Why video signal is frequency modulated in satellite communication?

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  • Why video signal is frequency modulated in satellite communication?


Answer #1 | 30/04 2017 02:01
Sometimes yes and other times it may be Amplitude M or Phase Modulated.
Answer #2 | 02/05 2017 16:21
Satellites use non-linear amplifiers to relay signals back to earth. Using AM for any type of transmission through the satellite would heavily distort the AM signal and make the signal have very poor quality. Video, or more accurately TV signals used to be exclusively distributed via satellite using FM because of its constant envelope characteristic made them largely impervious to the amplitude distortions caused by the non-linear amplification of the satellite. However, increasingly more video (TV) transmissions are using digital transmission schemes. Here the baseband TV signal is digitized into some bit format and the bits are used to phase-modulate (PM) the carrier. When PM is digitally modulated it is known as Phase Shift Keying or PSK. This also has a constant envelope characteristic like FM and PM making it suitable for the non-linear amplification of the satellite. Satellite amplifiers are becoming more and more powerful as the technology improves. They also are becoming more linearized. This is allowing digital transmissions to utilize a combination PSK and AM technique known as APSK or sometimes, QAM (Quadrature Amplitude Modulation). Using these techniques requires the satellite amplifiers to be used at much less than their full power, so they are linear and do not cause large amplitude distortions. This is done because these newer techniques allow more bits/sec to be transmitted on the satellite channel. This allows higher quality video (HDTV for example) or just more video signals per satellite channel.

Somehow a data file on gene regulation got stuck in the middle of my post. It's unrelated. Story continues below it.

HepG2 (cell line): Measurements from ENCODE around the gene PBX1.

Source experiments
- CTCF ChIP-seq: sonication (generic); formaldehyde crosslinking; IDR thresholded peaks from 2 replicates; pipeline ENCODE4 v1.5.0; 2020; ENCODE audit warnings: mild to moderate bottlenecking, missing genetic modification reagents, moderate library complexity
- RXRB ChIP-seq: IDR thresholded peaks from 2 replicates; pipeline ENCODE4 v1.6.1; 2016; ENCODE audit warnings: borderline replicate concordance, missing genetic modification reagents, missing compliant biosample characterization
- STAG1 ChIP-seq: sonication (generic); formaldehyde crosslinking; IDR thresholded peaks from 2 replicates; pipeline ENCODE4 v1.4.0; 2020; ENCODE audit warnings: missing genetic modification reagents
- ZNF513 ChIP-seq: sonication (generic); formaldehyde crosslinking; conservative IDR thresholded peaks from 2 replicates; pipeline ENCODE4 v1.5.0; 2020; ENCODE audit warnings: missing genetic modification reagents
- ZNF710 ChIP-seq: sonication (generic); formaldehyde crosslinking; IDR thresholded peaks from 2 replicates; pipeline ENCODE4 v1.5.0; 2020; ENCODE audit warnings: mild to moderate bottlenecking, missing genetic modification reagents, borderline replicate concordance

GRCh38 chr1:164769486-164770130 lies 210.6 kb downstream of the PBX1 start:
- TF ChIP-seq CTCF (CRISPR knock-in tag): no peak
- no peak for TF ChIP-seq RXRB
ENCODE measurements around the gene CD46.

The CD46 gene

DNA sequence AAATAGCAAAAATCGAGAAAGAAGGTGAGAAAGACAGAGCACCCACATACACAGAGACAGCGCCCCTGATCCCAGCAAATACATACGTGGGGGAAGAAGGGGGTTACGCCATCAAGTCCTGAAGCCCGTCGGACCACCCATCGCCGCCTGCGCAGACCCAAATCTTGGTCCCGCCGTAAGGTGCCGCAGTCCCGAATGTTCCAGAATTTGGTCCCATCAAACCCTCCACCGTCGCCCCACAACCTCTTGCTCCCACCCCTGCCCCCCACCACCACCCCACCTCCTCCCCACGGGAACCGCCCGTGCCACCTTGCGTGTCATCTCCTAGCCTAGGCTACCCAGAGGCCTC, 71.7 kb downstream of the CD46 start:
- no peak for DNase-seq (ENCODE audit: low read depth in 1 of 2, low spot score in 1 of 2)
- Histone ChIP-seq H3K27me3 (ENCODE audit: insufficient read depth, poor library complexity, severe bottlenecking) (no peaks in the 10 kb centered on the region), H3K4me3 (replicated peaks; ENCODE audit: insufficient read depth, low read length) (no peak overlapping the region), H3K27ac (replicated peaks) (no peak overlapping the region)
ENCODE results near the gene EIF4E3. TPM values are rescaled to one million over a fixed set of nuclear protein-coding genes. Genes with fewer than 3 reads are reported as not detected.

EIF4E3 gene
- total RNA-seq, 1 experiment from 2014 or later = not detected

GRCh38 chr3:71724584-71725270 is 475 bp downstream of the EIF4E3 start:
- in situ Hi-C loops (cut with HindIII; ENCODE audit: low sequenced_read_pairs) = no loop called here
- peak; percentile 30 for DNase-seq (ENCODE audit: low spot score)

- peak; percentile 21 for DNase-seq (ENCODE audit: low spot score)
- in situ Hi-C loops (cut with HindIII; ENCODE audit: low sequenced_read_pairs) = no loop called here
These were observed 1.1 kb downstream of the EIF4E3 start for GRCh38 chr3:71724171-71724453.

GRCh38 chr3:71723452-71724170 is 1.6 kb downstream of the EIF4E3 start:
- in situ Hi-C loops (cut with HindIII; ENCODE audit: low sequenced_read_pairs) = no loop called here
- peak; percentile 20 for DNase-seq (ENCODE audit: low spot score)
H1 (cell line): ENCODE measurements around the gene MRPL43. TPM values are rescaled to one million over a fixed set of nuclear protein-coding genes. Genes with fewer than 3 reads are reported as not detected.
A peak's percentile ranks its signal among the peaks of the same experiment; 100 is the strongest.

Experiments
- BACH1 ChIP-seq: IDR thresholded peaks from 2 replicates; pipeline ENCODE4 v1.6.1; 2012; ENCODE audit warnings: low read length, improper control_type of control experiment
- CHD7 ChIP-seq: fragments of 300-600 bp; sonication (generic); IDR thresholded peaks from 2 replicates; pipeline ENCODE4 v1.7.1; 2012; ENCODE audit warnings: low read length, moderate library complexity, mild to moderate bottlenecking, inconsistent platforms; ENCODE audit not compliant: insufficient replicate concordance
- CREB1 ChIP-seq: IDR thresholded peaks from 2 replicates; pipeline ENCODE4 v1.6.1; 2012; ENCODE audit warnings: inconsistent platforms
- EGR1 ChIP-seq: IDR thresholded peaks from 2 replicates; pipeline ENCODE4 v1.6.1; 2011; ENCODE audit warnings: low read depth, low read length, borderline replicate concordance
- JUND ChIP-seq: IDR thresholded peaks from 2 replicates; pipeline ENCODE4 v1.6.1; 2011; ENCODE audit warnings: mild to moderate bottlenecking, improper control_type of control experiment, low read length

Answer #3 | 30/04 2017 04:09
Wide band FM at that. The wide band FM allowed the receiver to be tuned a little off center (or to drift) without any significant affect on the received signal.

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